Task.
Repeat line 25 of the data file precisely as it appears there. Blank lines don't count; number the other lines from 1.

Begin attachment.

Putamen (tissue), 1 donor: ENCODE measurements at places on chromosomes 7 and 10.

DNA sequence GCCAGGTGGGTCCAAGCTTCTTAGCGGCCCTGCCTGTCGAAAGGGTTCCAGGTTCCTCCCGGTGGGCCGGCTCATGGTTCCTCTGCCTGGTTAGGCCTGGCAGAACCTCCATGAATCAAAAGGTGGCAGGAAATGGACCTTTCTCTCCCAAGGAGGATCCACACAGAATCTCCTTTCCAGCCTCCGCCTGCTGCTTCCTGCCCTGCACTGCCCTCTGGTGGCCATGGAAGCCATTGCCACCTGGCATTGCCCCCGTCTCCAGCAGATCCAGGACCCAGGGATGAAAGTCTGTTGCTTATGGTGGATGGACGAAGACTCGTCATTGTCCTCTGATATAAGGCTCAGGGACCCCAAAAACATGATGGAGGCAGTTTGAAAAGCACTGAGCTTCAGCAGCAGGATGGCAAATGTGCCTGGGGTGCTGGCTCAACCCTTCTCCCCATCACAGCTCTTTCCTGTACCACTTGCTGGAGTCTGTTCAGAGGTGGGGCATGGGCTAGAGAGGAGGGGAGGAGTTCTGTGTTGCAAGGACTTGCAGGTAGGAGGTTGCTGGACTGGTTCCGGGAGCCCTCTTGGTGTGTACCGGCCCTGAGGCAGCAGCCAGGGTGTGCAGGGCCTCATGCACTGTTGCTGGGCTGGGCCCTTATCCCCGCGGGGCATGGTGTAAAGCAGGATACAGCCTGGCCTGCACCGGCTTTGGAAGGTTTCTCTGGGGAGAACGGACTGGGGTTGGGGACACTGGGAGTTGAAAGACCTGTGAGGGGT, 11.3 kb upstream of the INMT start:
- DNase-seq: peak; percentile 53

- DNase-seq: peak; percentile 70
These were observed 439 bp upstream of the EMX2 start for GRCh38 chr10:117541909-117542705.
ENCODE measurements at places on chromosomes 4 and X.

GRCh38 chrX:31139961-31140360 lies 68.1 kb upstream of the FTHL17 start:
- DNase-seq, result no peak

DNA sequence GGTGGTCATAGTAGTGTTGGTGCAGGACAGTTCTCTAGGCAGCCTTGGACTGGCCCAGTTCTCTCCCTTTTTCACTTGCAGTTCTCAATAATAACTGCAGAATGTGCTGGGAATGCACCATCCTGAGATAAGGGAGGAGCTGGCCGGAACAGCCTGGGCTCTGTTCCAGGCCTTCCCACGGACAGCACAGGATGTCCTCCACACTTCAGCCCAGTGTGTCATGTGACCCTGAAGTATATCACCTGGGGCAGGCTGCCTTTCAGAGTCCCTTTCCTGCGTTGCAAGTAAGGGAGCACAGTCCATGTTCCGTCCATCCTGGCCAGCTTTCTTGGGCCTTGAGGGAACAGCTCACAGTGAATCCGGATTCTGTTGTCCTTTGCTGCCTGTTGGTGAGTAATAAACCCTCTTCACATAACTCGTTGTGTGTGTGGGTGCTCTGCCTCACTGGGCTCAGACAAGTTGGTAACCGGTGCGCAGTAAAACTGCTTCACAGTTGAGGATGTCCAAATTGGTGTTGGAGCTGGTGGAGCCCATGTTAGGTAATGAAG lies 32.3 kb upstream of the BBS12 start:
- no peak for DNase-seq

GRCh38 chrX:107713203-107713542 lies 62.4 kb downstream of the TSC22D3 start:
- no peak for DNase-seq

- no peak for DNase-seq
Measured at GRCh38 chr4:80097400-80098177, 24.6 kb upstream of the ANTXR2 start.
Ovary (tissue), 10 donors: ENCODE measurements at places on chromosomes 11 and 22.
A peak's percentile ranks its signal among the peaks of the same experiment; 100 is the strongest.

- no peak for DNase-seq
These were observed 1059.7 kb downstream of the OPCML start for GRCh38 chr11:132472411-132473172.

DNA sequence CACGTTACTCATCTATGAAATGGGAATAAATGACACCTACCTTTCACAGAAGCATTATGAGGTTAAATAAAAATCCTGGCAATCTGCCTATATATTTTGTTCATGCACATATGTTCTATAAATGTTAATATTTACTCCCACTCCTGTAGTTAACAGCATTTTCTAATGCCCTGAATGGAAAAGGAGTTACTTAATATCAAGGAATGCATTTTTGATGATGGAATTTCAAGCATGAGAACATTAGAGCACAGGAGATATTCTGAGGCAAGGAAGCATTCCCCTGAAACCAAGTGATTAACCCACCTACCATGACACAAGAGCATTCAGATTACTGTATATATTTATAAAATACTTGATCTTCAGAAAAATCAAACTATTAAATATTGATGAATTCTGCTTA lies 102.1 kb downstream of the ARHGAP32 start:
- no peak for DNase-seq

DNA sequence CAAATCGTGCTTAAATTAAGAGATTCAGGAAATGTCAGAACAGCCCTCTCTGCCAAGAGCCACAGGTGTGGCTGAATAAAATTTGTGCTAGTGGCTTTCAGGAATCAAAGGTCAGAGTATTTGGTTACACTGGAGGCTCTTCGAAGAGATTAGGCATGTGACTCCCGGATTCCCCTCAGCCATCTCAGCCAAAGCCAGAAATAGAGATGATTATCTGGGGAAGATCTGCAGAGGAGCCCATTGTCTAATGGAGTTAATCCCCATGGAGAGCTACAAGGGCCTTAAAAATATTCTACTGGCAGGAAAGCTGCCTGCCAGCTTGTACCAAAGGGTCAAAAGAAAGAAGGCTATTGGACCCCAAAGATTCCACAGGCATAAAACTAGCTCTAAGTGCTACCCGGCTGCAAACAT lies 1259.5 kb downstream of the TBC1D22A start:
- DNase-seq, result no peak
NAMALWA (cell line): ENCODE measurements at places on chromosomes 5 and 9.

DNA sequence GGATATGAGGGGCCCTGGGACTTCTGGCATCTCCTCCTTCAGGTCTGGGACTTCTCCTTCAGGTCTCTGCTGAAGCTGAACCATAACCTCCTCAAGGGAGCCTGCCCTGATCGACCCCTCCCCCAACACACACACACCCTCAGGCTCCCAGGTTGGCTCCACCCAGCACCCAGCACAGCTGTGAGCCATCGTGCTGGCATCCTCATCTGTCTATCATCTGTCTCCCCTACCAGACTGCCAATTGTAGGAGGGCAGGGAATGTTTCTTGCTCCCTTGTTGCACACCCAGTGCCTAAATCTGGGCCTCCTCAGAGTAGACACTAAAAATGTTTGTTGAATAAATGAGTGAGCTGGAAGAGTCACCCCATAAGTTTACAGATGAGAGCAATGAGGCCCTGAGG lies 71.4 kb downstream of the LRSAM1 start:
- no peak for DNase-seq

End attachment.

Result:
- no peak for DNase-seq